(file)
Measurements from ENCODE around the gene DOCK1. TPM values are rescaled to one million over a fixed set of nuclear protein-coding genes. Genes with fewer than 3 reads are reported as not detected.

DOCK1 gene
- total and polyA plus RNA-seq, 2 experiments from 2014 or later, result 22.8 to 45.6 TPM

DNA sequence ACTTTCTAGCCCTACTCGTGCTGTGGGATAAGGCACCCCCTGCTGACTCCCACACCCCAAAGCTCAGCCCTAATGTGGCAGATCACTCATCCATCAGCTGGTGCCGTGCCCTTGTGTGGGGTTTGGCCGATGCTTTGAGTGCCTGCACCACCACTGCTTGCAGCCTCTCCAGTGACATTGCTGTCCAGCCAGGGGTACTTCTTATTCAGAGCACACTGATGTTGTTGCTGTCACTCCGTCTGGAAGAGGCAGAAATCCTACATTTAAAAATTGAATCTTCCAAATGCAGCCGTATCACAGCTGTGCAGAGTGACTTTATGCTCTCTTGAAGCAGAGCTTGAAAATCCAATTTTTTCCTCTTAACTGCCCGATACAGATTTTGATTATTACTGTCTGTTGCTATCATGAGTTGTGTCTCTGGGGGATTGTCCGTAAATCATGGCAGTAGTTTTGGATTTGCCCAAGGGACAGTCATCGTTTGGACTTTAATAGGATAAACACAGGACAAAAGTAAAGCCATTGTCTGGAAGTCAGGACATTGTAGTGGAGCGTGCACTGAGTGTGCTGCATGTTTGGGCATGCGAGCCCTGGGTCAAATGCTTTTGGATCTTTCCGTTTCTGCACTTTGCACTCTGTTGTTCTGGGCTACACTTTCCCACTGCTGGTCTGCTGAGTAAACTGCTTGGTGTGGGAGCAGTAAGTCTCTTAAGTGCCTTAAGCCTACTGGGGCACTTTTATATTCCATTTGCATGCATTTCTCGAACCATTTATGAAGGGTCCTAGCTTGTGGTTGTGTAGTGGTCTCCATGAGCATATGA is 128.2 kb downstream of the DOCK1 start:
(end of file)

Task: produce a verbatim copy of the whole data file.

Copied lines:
Measurements from ENCODE around the gene DOCK1. TPM values are rescaled to one million over a fixed set of nuclear protein-coding genes. Genes with fewer than 3 reads are reported as not detected.

DOCK1 gene
- total and polyA plus RNA-seq, 2 experiments from 2014 or later, result 22.8 to 45.6 TPM

DNA sequence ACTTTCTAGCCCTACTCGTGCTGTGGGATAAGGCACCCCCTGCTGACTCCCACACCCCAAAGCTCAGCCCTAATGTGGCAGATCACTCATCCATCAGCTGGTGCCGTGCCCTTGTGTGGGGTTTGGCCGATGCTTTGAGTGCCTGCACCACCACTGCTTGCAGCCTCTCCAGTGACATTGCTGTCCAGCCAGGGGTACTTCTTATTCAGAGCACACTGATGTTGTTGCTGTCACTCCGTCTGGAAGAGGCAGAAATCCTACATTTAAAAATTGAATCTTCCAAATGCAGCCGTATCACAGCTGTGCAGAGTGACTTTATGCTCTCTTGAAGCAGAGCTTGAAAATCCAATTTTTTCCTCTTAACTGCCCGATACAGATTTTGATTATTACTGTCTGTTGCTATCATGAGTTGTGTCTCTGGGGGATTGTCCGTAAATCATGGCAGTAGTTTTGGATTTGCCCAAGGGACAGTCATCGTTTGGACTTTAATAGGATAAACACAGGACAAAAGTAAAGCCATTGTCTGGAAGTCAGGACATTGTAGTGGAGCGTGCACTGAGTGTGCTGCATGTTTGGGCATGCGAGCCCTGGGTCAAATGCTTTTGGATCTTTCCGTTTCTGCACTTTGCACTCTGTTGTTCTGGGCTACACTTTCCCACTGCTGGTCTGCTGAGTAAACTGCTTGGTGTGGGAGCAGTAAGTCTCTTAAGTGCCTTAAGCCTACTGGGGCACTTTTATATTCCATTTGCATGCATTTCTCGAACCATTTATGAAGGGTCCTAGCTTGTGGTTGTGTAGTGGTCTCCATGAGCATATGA is 128.2 kb downstream of the DOCK1 start: